Monday, January 18, 2016

'Henry and Banjo' by James Knight

The fascinating lives and turbulent times of Henry Lawson and Andrew 'Banjo' Paterson - the two men who wrote Australia's story.

Today most of us know that Henry Lawson and Andrew 'Banjo' Paterson were famous writers. We know about Matilda, Clancy of the Overflow and the Man from Snowy River; The Drover's Wife, While the Billy Boils and Joe Wilson and his mates, but little else. Here, in a compelling and engaging work, James Knight brings Henry and Banjo's own stories to life. And there is much to tell.


First off, they were born just three years apart. I never realised our two famous Aussie colonial poets shared so many similarities. They started having their work published in Sydney's paper 'The Bulletin' about the same time, and both were regarded as proteges by the proprietor/editor, J.F. Archibald. Their fathers died within a short time of each other, both aged 56. Both young fellows started keeping an eye on each others' work, and most importantly, they were both 'looking for the same reef' as Banjo expressed it.

But by the same token, there were many gaping differences. Andrew Barton Paterson, who was known as Barty, was born into a family with quite a few connections. He was related to Edmund Barton, our first prime minister, on his mother's side of the family, had a private school education and became a solicitor, which bored him. Henry Lawson was born into a struggling family trying to make a go of it in the bush, and had major struggles with depression and alcoholism. While Banjo romanticised the bush, Henry highlighted the toil and heartache. They worked with the same subject matter, colonial Australia, but each focused on different sides of the same coin, and it could be argued that both angles were true.

I enjoyed these glimpses of the pair of them. On one hand, they were illustrious Australian poets worthy of studying in school. Yet we see them here as a pair of spirited young rivals in their 20s having a war of words for ratings and having (mostly!) friendly digs at each other. I'd never heard about the competition they cooked up between them. It was awesome, and sent me off searching for the poems which were weapons in the battle. This is a book you won't want to read without doing lots of google searches just for fun.

It's not as simple as saying that Barty was born with more opportunities than Henry, since Henry comes across as one of those tragic, melancholic souls who managed to squander all the good that came his way. I wanted to shake him for his self-sabotage. His relationship with his mother Louisa, famous in her own right, is shown here as complex and not always amicable. She warned her young friend Bertha Bredt, 'Don't marry Henry.' The girl replied that she was going to, because she loved him so much. History shows what happened. Henry's mother was right.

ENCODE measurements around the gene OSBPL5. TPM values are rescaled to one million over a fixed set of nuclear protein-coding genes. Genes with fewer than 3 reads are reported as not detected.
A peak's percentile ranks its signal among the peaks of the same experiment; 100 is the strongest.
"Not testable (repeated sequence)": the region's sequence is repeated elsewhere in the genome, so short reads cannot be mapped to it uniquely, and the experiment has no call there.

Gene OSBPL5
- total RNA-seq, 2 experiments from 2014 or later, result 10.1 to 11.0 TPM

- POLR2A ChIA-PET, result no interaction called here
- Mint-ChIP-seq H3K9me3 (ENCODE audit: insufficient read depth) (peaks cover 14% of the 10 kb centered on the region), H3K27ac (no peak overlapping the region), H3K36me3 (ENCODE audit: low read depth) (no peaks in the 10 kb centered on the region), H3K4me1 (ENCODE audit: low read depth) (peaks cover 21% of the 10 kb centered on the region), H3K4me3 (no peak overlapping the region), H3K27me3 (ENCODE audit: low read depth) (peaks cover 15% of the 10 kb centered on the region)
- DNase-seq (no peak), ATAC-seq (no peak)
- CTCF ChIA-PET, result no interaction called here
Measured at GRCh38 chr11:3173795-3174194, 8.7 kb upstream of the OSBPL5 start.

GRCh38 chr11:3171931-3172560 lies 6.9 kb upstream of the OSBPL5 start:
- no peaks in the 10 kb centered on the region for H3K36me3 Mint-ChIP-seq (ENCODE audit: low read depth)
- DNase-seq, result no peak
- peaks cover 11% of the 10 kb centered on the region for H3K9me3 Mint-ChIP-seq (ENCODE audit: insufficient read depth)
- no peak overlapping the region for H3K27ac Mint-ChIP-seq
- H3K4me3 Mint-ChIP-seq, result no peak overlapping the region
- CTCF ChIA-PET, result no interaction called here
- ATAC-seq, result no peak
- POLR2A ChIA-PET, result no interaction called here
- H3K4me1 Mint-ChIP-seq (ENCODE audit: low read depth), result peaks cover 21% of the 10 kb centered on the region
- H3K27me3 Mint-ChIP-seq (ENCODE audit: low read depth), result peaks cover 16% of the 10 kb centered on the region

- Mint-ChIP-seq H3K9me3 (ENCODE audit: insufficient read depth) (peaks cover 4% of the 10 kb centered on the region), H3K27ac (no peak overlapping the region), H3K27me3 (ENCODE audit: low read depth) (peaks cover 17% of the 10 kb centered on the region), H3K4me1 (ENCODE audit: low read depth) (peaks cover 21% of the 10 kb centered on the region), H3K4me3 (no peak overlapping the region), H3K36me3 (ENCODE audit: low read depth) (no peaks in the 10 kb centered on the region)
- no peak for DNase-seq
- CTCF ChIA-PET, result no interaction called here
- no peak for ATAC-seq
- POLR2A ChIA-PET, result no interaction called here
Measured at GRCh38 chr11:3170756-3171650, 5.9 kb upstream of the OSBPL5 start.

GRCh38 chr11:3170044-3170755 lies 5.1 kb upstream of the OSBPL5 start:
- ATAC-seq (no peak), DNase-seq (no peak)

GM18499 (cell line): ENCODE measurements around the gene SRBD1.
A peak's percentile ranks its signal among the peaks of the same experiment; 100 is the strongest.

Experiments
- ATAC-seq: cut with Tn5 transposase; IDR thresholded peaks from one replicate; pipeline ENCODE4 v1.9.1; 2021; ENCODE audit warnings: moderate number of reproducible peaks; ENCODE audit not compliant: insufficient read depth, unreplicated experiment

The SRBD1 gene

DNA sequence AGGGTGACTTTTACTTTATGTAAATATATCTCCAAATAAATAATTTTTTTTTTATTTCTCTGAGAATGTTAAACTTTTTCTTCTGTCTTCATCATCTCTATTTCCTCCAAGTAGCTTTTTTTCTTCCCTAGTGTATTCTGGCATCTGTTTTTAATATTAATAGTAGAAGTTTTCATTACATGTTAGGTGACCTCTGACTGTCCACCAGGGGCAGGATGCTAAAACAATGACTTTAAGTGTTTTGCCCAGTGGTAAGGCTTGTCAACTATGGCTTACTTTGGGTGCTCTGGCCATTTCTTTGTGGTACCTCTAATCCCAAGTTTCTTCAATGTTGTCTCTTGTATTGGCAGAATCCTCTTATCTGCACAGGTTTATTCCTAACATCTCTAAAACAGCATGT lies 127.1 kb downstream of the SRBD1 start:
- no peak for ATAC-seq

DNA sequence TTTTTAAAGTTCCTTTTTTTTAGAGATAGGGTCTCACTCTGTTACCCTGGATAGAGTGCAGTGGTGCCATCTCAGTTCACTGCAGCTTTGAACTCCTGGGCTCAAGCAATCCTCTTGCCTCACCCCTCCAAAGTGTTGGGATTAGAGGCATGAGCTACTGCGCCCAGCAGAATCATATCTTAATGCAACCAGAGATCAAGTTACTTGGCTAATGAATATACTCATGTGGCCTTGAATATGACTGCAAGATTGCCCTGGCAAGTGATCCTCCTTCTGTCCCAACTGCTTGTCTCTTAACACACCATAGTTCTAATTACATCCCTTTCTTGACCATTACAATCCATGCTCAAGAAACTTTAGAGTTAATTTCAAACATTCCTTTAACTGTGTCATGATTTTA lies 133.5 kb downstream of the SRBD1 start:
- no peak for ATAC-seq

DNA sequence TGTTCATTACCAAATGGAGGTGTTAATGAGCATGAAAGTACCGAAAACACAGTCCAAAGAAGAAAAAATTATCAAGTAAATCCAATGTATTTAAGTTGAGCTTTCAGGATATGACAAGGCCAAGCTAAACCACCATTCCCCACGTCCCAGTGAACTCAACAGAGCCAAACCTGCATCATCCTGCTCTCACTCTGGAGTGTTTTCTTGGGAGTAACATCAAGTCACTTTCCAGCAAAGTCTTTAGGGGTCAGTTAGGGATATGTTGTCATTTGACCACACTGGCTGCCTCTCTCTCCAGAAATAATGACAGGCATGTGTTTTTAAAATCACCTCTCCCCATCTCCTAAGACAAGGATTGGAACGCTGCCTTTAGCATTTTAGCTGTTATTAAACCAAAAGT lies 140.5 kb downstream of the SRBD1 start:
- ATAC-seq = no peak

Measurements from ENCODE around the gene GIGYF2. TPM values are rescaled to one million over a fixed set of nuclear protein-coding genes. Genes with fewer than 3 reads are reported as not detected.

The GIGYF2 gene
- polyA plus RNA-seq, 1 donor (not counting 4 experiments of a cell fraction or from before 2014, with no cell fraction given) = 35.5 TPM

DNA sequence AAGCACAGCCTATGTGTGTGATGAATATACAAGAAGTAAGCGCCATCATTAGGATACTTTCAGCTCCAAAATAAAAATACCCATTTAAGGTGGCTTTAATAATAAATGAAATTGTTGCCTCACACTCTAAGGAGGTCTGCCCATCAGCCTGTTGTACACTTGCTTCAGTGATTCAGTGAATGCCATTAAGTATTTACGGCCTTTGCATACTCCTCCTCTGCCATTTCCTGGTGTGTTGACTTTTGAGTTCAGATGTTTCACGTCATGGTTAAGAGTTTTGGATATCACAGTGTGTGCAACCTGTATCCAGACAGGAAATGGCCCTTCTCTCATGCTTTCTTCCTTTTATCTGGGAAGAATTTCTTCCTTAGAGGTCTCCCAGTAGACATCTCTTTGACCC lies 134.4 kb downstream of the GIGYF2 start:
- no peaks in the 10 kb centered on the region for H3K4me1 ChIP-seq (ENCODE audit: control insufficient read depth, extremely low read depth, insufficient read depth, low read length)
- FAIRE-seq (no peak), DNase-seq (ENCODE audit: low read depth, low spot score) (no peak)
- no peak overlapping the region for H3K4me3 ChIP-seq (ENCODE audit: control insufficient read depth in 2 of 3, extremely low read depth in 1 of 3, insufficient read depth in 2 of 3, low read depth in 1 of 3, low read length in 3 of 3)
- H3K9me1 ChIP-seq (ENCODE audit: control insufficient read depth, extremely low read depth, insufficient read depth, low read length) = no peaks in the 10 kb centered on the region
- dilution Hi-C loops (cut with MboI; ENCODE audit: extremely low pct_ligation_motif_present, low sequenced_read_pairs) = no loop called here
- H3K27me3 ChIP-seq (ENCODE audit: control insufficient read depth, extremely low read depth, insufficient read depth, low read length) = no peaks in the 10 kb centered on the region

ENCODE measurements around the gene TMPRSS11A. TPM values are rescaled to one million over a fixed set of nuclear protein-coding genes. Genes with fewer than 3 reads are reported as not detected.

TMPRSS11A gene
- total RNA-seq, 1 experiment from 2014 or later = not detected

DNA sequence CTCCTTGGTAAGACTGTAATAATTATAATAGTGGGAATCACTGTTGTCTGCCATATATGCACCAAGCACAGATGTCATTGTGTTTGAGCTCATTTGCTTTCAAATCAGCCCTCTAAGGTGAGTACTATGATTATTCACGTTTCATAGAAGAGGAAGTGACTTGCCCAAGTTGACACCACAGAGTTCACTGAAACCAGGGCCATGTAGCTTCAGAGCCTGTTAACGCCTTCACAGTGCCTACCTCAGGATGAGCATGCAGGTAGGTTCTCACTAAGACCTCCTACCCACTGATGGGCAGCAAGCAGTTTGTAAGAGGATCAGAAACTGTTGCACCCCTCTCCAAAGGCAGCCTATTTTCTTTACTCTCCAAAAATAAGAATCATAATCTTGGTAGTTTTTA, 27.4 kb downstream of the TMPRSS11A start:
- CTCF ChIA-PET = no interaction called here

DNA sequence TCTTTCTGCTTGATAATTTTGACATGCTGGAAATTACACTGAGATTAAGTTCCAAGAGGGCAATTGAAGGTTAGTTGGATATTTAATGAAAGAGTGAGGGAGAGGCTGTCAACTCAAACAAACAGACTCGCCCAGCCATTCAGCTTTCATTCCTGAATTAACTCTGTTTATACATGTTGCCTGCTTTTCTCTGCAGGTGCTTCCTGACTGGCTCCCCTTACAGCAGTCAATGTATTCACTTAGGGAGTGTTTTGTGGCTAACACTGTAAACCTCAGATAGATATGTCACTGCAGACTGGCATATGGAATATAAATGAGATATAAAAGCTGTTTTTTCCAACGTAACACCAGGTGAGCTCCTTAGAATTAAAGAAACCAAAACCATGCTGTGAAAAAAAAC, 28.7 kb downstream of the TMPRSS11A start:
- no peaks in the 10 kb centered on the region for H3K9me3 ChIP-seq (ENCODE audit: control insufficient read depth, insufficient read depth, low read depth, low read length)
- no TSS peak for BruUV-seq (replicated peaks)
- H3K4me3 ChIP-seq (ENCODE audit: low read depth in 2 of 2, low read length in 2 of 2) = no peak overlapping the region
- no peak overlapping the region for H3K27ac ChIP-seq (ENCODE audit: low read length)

Banjo strikes me as our Australian version of Shakespeare, since young modern people enjoy a lot of what he created without even knowing it. They may watch 'The Man from Snowy River' movie, and sing 'Waltzing Matilda' oblivious of the young man who created them. He seemed to get sparks of sudden inspiration from events in his life. That made it really interesting to read how works I've already mentioned plus 'Clancy of the Overflow' came to be written. I'll tempt you by saying that 'Waltzing Matilda' turned out to be full of romantic faux pas for him.

It's a book which left me with many questions to ponder. Did each of them find that life delivered exactly what they expected it to? The philosophy that life is our mirror seemed to be borne out for them, with the more sanguine Barty taking blows more cheerfully in his stride than sensitive Henry, who absorbed heartache and took everything so hard. And they're known as 'the men who wrote Australia.' Does that mean we're getting an accurate impression of colonial Australia from their work, or is it coloured by their own personalities? For example, are we getting an overly rosy picture which Barty romanticised it to be from his own longing to be out of his office?

I'm glad to have read this book. Even though they're both long gone, their characters seemed to come alive. I find it easy to imagine Henry grumbling, 'He keeps misrepresenting what it's really like in the bush. How does he always manage to fall on his feet?' and Banjo face-palming, and saying, 'What's he up to now?'

4.5 stars

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